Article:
Hypernatremia causes

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Editor-In-Chief: C. Michael Gibson, M.S., M.D. [1];Associate Editor(s)-in-Chief: Feham Tariq, MD [2]

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Hypernatremia can be caused by many disease processes and drugs. Free water loss is the most important mechanism leading to sodium excess. Diarrhea, diabetes insipidus, diuretics, osmotic agents, insensible losses or impaired thirst response due to any disease process affecting the hypothalamus are common causes. Primary sodium excess is a rare cause of hypernatremia and ca be due to sodium salt ingestion or minaralocorticoid excess.


Hypernatremia can result from water loss (most common) or sodium retention (rare).

Causes of Water Loss

  • Inadequate intake of water: typically in elderly or otherwise disabled patients who are unable to take in water as their thirst dictates. This is the most common cause of hypernatremia. Hypothalamic disorders can lead to impairement of the thirst mechanism (primary hypodipsia, essential hypernatremia caused by the loss of the hypothalamic osmoreceptor function (the plasma osmolarity sensor that stimulates thirst once the plasma is hyperosmolar))
  • Renal loss: Inappropriate excretion of water, often in the urine, which can be due to medications like diuretics or lithium or can be due to a medical condition called diabetes insipidus. Osmotic diuresis can occur when osmotically active substances are present in large amounts in the plasma (glucose, [[urea, mannitol, etc)
  • GI loss: osmotic diarrhea (infectious, malabsorptive, lactulose intake)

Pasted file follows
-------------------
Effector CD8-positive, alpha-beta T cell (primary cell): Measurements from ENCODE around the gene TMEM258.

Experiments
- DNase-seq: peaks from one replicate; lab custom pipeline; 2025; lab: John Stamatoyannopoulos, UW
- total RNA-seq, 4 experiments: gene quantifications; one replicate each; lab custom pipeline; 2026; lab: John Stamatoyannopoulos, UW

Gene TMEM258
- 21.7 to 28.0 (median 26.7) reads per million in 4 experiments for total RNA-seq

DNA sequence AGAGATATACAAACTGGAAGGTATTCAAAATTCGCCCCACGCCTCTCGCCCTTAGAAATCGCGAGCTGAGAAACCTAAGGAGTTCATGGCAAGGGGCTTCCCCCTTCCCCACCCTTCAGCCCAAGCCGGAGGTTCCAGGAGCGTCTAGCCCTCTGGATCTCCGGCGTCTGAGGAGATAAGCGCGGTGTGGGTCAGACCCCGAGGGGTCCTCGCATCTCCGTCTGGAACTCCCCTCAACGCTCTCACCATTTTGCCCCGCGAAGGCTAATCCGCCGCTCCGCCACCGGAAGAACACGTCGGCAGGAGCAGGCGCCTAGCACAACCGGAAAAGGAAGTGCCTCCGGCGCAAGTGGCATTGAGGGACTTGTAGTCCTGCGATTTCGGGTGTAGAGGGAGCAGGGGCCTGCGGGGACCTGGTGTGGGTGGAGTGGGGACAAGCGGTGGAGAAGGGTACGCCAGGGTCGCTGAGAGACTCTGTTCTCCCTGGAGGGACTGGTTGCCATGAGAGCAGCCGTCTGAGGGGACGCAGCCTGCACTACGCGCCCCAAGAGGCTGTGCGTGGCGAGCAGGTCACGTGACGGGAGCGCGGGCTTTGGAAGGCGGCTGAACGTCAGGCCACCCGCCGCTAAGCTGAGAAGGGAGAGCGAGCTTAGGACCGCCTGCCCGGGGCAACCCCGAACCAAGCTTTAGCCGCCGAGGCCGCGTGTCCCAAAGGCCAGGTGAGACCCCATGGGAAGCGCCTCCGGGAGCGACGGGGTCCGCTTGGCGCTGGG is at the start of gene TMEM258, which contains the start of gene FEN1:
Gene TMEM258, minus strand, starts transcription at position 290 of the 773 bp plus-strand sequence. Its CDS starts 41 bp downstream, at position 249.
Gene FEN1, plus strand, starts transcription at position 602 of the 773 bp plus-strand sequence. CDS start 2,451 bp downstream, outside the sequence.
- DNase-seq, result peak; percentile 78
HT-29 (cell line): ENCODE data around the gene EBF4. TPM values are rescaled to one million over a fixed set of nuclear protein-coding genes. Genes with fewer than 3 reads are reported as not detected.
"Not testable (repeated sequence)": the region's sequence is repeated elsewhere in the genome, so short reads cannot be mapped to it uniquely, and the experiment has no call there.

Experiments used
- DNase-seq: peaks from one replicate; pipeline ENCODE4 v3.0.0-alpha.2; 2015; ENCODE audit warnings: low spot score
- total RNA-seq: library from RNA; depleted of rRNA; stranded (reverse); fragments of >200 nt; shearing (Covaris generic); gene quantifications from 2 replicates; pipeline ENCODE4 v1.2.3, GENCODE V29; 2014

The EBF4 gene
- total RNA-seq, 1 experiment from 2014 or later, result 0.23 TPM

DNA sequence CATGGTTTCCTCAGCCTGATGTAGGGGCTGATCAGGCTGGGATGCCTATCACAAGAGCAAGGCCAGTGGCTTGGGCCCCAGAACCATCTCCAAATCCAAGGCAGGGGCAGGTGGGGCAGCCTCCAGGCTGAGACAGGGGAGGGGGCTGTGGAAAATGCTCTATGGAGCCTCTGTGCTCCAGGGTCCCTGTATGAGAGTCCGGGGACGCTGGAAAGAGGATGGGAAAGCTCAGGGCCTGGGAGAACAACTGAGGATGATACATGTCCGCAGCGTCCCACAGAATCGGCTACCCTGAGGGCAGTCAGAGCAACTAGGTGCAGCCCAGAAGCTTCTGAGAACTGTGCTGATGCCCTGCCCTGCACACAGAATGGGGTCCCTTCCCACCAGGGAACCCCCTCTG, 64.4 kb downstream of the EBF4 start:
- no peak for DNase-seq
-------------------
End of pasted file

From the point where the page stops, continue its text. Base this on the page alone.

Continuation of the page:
• Insensible losses: excessive sweating in the context of exercise or warm climate
  • Water loss into cells: seizure, severe exercise, rhabdomyolysis

Causes of Increased Sodium Retention

  • Intake of a hypertonic fluid (a fluid with a higher concentration of solutes than the remainder of the body). This is relatively uncommon, though it can occur after a vigorous resuscitation where a patient receives a large volume of a concentrated sodium bicarbonate solution. Ingesting seawater also causes hypernatremia because seawater is hypertonic.
  • Mineralcorticoid excess due to a disease state such as Conn's syndrome or Cushing's Syndrome.

Common Causes

Causes by Organ System

Cardiovascular No underlying causes
Chemical / poisoning No underlying causes
Dermatologic Burns, Excessive sweating
Drug Side Effect Diuretics, Ibuprofen, Prednisolone
Ear Nose Throat No underlying causes
Endocrine Diabetes Insipidus, Congenital Adrenal Hyperplasia, Conn's Syndrome,Cushing's Syndrome, Ectopic adrenocorticotropic hormone (ACTH) production, Hyperaldosteronism, Hyperglycemia, Hyperlipidemia, Thyrotoxicosis
Environmental No underlying causes
Gastroenterologic Gastrointestinal losses (diarrhea, vomiting), Inability to swallow water (physical limitation)
Genetic No underlying causes
Hematologic No underlying causes
Iatrogenic Inappropriate IV fluids
Infectious Disease Fever
Musculoskeletal / Ortho No underlying causes
Neurologic Essential hypernatremia, Dementia, Coma, Hypothalamic lesion, Inability to recognize thirst for water
Nutritional / Metabolic Ingestion of large quantities of sodium (seawater), Decreased protein intake
Obstetric/Gynecologic No underlying causes
Oncologic Multiple Myeloma, Adrenal tumors secreting deoxycoricosterone
Opthalmologic No underlying causes
Overdose / Toxicity Alcoholism
Psychiatric No underlying causes
Pulmonary Sarcoidosis, Hyperventilation
Renal / Electrolyte Hypercalcemia, Hypokalemia, Osmotic diuresis, Peritoneal dialysis, Diuresis phase of acute renal failure, Chronic renal failure
Rheum / Immune / Allergy Sjogren's Syndrome
Sexual No underlying causes
Trauma No underlying causes
Urologic No underlying causes
Miscellaneous Amyloidosis, Dehydration, Citrated blood sample, Drip arm sample, EDTA blood sample, Oxalate blood sample, Tachypnea

Causes in Alphabetical Order


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